The design encompasses a district campus that interlinks with the neighbourhood in all directions and becomes part of it. The building offers an above-ground gross floor area of approx. 41,012 m² with flexible rental areas of varying sizes. The new building is designed as a solitary structure that is not connected to the neighbouring building.
A key goal of the concept is to remain below the high-rise building limit with regard to manufacturing and maintenance costs, flexibility and fire-protection requirements. The design principle is based on the entanglement of two buildings, which together form a sculptural spatial layout in the form of a LOOP that reacts to its surroundings. Recesses and cut-outs not only create an inviting and open environment, they also mark the entrances and courtyards and structure the campus at ground level. The eastern courtyard is designed as a covered outdoor space with a more urban character, while the western courtyard is intensively planted and serves as an oasis for all tenants and visitors. Beyond its spatial interlocking, the ground floor offers its users and neighbours a wide range of retail outlets, catering enterprises and a canteen. The southern section of the 7th floor includes a roof terrace with a view of the Alps, which can be rented out for different purposes.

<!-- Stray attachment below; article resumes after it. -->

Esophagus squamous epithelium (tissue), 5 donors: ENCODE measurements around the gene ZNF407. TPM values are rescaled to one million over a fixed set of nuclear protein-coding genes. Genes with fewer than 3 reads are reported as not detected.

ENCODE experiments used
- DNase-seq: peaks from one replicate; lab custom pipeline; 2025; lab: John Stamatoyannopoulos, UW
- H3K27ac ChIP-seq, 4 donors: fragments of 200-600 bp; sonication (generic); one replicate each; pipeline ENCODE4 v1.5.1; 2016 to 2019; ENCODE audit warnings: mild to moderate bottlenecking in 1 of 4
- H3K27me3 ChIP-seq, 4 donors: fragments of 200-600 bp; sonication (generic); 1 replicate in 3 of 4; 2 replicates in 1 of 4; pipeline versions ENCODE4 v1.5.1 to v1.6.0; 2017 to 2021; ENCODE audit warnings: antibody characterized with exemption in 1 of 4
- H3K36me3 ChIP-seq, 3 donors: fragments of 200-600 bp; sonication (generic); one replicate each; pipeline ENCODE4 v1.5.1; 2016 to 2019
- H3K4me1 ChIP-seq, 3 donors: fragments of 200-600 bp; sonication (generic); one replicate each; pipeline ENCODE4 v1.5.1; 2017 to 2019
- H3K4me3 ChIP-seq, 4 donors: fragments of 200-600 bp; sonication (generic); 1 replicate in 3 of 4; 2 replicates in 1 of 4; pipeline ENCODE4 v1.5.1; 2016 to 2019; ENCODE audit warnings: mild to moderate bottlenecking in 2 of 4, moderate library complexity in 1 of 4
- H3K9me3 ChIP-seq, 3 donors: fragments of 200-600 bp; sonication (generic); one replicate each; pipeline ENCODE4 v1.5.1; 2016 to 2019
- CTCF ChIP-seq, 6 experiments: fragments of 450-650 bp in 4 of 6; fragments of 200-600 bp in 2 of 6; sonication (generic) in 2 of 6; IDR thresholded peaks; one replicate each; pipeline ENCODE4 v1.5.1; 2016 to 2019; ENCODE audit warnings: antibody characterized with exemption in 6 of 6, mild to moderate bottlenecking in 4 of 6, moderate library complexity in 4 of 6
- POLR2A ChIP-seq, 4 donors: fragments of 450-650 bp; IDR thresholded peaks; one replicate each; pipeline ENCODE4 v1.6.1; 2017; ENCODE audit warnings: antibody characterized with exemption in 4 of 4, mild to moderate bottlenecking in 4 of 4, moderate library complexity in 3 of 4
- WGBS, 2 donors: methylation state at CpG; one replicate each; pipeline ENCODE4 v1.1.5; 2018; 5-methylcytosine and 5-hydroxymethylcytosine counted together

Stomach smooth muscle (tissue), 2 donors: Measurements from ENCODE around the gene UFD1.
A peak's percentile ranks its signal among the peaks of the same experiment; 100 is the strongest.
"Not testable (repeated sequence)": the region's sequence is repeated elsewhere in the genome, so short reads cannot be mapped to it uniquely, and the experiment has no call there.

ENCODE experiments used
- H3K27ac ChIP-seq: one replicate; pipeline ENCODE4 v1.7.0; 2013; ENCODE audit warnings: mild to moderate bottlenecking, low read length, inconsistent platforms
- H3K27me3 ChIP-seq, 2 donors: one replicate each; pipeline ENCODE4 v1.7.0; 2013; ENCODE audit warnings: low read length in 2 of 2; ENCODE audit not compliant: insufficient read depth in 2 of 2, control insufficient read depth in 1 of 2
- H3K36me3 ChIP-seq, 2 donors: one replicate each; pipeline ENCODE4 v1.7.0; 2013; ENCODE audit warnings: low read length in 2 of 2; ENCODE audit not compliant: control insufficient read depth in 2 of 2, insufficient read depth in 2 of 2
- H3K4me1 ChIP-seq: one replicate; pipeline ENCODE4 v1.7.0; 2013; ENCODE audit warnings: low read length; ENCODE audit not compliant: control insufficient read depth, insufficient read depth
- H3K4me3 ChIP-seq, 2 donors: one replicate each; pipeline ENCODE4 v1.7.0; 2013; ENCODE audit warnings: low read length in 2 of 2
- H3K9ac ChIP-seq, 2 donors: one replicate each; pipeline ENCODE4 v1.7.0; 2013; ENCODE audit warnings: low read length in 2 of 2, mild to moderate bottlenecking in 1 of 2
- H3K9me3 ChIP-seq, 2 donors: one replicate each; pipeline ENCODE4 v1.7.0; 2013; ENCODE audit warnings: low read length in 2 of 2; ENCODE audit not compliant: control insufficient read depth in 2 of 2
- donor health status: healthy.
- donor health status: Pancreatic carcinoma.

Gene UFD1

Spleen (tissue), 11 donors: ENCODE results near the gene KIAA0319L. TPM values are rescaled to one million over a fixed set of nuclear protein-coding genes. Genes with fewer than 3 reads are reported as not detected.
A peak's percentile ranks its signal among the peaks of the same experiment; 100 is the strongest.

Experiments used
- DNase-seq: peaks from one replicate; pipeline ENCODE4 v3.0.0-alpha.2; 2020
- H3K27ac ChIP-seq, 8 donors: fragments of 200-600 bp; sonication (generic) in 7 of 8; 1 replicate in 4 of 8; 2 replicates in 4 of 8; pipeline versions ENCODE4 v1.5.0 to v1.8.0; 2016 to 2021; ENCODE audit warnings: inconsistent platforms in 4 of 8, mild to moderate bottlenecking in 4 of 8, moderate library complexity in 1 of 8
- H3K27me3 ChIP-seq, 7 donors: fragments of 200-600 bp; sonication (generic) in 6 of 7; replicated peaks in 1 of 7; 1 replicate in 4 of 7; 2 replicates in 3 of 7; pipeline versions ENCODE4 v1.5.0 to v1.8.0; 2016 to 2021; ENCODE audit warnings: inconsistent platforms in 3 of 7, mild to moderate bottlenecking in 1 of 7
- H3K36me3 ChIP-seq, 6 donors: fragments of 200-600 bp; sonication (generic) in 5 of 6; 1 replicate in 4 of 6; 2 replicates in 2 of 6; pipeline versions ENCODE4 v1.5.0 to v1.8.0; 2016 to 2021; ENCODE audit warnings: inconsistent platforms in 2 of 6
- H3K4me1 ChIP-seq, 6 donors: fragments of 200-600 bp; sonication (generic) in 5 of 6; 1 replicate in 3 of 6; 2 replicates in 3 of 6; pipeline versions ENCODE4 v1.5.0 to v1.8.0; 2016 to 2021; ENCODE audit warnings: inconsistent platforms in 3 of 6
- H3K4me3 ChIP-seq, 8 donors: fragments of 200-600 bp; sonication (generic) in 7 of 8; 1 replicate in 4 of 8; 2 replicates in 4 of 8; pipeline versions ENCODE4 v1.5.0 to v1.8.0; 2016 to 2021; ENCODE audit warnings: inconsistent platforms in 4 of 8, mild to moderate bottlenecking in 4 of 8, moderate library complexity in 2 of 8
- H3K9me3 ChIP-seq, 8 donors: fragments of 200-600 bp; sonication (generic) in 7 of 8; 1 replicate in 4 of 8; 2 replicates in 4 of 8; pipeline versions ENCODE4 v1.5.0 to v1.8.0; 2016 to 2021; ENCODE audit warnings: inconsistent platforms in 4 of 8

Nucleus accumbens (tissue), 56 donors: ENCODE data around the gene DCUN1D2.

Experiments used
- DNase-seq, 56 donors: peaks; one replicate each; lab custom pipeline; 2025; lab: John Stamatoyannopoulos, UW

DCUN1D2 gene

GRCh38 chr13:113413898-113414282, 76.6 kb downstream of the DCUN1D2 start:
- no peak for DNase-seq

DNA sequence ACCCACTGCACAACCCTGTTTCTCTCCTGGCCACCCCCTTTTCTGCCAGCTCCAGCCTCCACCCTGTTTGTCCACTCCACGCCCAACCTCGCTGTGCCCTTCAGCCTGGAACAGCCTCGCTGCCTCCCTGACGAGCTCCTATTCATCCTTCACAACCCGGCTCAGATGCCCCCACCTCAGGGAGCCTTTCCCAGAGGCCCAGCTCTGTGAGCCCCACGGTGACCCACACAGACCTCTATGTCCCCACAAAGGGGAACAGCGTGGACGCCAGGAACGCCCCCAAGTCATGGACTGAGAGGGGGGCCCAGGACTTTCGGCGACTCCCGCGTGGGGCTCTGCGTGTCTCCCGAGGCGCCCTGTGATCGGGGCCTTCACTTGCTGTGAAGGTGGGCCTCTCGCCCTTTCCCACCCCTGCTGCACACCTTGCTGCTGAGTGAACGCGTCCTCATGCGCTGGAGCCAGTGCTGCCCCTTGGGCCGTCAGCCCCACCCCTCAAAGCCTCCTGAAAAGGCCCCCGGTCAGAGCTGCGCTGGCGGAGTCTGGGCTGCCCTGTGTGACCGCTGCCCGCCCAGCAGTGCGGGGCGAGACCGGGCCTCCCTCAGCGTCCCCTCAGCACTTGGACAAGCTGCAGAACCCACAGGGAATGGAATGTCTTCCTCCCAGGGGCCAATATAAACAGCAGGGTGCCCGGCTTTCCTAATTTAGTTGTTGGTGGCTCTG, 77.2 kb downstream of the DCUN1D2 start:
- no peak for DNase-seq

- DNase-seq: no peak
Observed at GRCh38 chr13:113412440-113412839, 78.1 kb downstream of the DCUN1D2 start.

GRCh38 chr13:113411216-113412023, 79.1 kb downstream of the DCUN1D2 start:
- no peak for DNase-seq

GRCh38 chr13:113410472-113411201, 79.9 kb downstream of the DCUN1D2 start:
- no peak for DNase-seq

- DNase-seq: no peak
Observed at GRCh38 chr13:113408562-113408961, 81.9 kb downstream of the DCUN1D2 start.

The external appearance underlines the differentiation of two interlocked buildings, which are connected with each other by the horizontal bands of the floor-slab line. The two parts of the building are subdivided into bronze and brass areas according to the motto "same but different". Deep, vertical and slightly twisted slats of anodised aluminium give the building an abstract appearance. On the ground floor, some public-use and entrance areas are fully glazed.
Ramboll Studio Dreiseitl (Landscape architecture), Werner Sobek (Structural engineering), Teuber + Viel (Conveyor technique planning), KAUPA Ingenieure (Fire protection)